I am a full-time artist, intrepid traveler and a voracious reader. I discovered Audible and audio books through my son Corey, who is a narrator of several Audible books.
This book is astonishing in a plethora of ways. Number one, the book is three books that total almost 24 hours of listening pleasure. Number two, the narrator, Katherine Kellgren is an incredibly talented woman. I have no idea how she managed to do so many voices believably, from two cockney brats to an English vicar to rich Brit ladies who lunch and the shopgirls who wait on them, throw in a few English pilots and a famous actor and a dozen other memorable characters and you have an amazing mix.
I gave it four stars overall simply because I believe there is sometimes too much detail supplied and a bit less might have moved things along a bit faster. I will wonder forever how Connie Willis, an American, kept so many English characters weaving in and out of the blitz and World War II England successfully. Her story board must have taken up a whole room while she was plotting things out!
This book is part history:I learned so much about World War II from a very human standpoint and several different points of view. It really changed a lot of what I thought I knew. Bravo for grounding the novel so thoroughly and completely for the reader, I really felt like I was there too.
This book is part sci fi: it deals with time travel, and here you really do need a score card to figure out who is on first and when they were there and if they will get there again. Crazy the way it successfully looped back and forth in time.
This book is part suspense novel: I wound up forcing myself to stay awake til late at night to listen to just one more chapter because I couldn't put it down until I found out what happened next.
The ending was perfect. I won't give it away except to say I didn't see it coming. I am a studio artist and this book took the place of music while I worked and it was simply wonderful.
Highly recommended listen for the intelligent and curious listener.Can't wait to see where Connie takes us next.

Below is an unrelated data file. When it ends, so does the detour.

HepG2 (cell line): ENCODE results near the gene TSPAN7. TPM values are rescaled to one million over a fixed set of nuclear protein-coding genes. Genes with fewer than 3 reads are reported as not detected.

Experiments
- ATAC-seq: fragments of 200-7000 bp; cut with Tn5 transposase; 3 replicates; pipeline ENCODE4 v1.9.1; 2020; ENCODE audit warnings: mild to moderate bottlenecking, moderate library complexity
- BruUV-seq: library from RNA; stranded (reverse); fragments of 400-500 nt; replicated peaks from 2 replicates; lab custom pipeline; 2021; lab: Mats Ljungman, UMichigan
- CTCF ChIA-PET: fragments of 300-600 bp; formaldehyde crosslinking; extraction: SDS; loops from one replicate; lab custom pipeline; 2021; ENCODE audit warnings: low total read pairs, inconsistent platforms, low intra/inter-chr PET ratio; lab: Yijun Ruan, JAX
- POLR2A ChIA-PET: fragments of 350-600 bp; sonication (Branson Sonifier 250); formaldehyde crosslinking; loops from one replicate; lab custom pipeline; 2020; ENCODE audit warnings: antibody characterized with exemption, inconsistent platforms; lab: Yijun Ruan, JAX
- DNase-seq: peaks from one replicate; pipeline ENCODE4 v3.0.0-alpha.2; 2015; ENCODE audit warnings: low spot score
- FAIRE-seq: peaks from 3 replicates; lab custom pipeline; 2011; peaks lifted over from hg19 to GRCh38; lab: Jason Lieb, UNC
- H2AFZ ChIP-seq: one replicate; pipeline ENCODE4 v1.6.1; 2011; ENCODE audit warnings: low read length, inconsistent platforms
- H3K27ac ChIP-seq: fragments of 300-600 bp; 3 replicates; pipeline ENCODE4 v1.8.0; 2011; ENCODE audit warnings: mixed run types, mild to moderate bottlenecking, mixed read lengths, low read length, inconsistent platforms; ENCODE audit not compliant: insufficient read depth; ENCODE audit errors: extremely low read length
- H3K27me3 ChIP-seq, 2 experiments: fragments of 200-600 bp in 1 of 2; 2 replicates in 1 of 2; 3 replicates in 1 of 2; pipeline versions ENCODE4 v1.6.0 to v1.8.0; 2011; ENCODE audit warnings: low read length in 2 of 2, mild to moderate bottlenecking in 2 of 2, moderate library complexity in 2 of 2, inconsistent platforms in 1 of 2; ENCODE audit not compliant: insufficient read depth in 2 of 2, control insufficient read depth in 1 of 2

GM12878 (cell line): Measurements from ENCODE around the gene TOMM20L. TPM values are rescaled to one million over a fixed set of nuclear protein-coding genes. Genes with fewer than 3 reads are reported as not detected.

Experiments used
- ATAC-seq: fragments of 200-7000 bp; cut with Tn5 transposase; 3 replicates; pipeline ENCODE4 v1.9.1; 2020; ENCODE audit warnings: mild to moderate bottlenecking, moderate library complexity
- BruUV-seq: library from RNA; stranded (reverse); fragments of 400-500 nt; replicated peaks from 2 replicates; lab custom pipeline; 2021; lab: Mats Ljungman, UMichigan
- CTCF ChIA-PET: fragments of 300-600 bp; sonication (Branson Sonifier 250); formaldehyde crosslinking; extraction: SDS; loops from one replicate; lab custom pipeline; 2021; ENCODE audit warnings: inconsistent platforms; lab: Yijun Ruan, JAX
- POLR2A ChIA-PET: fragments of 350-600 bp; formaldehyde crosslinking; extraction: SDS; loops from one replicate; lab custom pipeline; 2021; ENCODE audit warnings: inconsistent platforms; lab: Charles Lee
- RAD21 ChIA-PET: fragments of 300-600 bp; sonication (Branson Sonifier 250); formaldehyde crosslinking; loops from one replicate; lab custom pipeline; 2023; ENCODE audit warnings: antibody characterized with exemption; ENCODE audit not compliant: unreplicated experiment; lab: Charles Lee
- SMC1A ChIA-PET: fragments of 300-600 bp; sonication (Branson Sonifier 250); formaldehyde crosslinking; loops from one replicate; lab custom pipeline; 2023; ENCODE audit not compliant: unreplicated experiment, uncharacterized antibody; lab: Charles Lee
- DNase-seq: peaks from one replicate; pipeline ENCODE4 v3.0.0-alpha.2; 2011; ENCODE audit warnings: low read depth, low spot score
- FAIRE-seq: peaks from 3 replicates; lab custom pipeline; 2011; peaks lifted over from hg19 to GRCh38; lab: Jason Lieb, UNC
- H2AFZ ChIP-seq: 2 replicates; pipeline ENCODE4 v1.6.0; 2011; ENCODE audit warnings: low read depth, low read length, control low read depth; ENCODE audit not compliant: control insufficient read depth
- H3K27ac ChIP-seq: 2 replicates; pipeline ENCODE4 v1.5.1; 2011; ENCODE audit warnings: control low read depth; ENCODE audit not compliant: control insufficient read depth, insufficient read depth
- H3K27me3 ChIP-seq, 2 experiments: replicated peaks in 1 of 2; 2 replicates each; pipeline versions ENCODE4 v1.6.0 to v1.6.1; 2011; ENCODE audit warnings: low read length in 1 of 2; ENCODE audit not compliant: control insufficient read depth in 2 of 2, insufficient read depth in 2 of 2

Quite some time ago I read the author's earlier book "To Say Nothing of the Dog ...". I thought that it was very clever and well written. Blackout and All Clear are a two book set that follow on from that earlier book. Together they are something over 40 hours. While they follow the same 'time travel' principle, and the story is still creative, I was disappointed overall for several reasons. Much of the drama in the story was brought about by several of the main characters struggling over what seems would have been very 'basic concepts' about time travel. I found it hard to believe that time traveling historians would not have previously contemplated such things long and hard. In addition, much of the complication was based on these same historians consistently lying to each other to protect each other from havings to worry. That also was hard to believe from professionals historians who should have been working together toward a common goal. In summary, this could have been much better if edited carefully into a single book at half the length with much of the excesses left out.
I rated this pair of books quite high because I found the story to be historically interesting and intellectually interesting as well. I would recommend it to anyone with enough patience to get through the entire thing. I do wonder why the author chose to break the book into two books except to increase their income (since it makes no sense to buy just one or the other title). I also agree with some other reviews that I read that the middle could have been shortened somewhat. Ironically I think some of the sections (like the sections about the Oxford team) should have included more detail. It feels as if some sections were cut by the author late in the writing of the book. Overall, however, the book was very good.
The presenter was wonderful. She did a remarkable job of American, English, Scottish and Irish accents, both male and female, both adults and juveniles.